Overvalued Draft Targets: TE (Fantasy Football)
At this point in the NFL Draft cycle, few tight ends are overvalued in the market. Tight end is a strong historical investment in late Round 2 through Round 4 of rookie drafts.
For instance, since 2008, only seven tight ends have been selected with top 18 ADPs. This leaves a lot of tight ends in late Round 2 or Round 3 of rookie drafts.
Currently, there are no tight ends in the top 18 of FantasyPros rookie rankings, and only Mark Andrews (22nd overall), is a projected top 24 pick. So long as tight ends do not get pushed up into the early second or late first, there will be no glaringly overvalued players compared to other positions. Within the position, the following tight ends are ranked higher than warranted.
Mike Gesicki (Penn State) TE 2 – 35 overall
Gesicki is an intriguing athletic tight end. He was a good volleyball player before playing tight end at Penn State. Gesicki had quiet freshman and sophomore seasons before breaking out for 48 receptions, 679 receiving yards, and five touchdowns as a junior.
His senior season saw a drop in receiving yards (563) but increases in both receptions (57), and touchdowns (nine). For his career, Gisecki averaged 2.9 catches, 32.9 yards, and .33 touchdowns per game.
Gesicki profiles as a boom-bust prospect in the NFL. Physically, Gesicki is a thin build for a tight end, measuring 6’5″ and 242 at the Senior Bowl. Gesicki has a more delicate lower body and long legs, which could give him problems blocking and getting in and out of breaks in the NFL.
Gesick’s biggest strength is his vertical athleticism. He figures to run well in the 40-yard dash and perform well in the vertical and broad jumps. His profile is intriguing from an athletic upside perspective but warrants caution.
His draft position will be key to his value. If he is a Day Two pick, there is a better likelihood an offense will cater to his strengths as a pass receiver, while overlooking his blocking deficiencies. If he is a Day Three pick, Gesicki runs the risk of falling into a Bucky Hodges scenario, where he is a tweener that will struggle to see the field because of his blocking deficiencies.
The most significant concern with his value is that he is behind Dallas Goedert. Goedert was a prolific receiver in college, producing 2,988 yards receiving at South Dakota State. Goedert offers two-way ability as both a receiver and a blocker, with lesser concerns about his ability to translate to the NFL than Gisecki.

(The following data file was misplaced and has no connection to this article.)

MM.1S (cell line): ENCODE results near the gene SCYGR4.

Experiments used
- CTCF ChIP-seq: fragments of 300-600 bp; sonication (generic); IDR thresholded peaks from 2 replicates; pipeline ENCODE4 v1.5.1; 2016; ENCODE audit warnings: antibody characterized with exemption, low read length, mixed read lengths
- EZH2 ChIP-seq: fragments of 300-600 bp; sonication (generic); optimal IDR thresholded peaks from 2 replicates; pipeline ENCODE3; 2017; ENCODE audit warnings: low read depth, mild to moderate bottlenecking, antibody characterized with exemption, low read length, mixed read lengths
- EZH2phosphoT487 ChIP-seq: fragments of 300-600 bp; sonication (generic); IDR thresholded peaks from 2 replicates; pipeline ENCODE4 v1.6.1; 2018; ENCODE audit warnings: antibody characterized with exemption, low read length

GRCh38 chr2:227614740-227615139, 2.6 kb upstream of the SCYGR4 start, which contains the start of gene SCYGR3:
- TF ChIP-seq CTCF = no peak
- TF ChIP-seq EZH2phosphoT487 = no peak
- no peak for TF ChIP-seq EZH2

Despite playing for FCS South Dakota State, Goedert measured in at 6’4″ and 260 pounds at the Senior Bowl and should test well at the NFL Combine. Goedert is likely to be a late Round 1 or early Round 2 pick, likely before where Gesicki is drafted. Gesicki is a fair value in the late third round of rookie drafts, but profiles clearly behind Goedert at the position.
Jaylen Samuels (N.C. State) TE 6 – 52 overall
Jaylen Samuels is a well-rounded football player yet may be a jack of all trades, master of none type of player. Specifically, Samuels is a positional tweener.
In college, Samuels lined up all over the field. He had an H Back type of role, producing 202 receptions, 1,855 receiving yards, and 19 touchdowns over his four seasons at North Carolina State. Samuels also added 181 rushing attempts, 1,103 rushing yards, and 28 rushing touchdowns. This is a rare combination of college statistics for a tight end.
Samuels played at the Senior Bowl where measured 5’11” and 223 pounds. Notably, he was listed as a running back and performed drills and played as a tailback. For the 2018 Combine, Samuels is listed as a tight end.
At his size, Samuels is an undersized tight end and likely not a true tailback. This presents an interesting dilemma for his future.
As a do it all player, Samuels represents an excellent opportunity for a team that wants to be multiple in their offense. Samuels can line up all over the field and provide the ability to disguise formations and create mismatches against defenses.
This type of role for Samuels is an appealing role for an NFL team. The NFL has recently seen players like Evan Engram and Ty Montgomery defy traditional positional prototypes and find success with creative usage.
However, these types of players are not a good fit for all teams. This makes landing spot crucial to Samuels’s future.
Traditional conservative offensive philosophies may try and force Samuels into a defined role, which would sap his value. On the other hand, an innovative offensive team, like Philadelphia, Kansas City or Chicago, could utilize Samuels as a creative mismatch.
Samuels has strong supporters in the NFL and fantasy football community and will likely rise in value in the lead up to the NFL Draft, and draw Charles Clay comparisons. If he has a good landing spot, Samuels will come out of the overvalued category and become a potential value in rookie drafts.
Jordan McNamara is a featured writer at FantasyPros. For more from Jordan, check out his archive and follow him @McNamaraDynasty.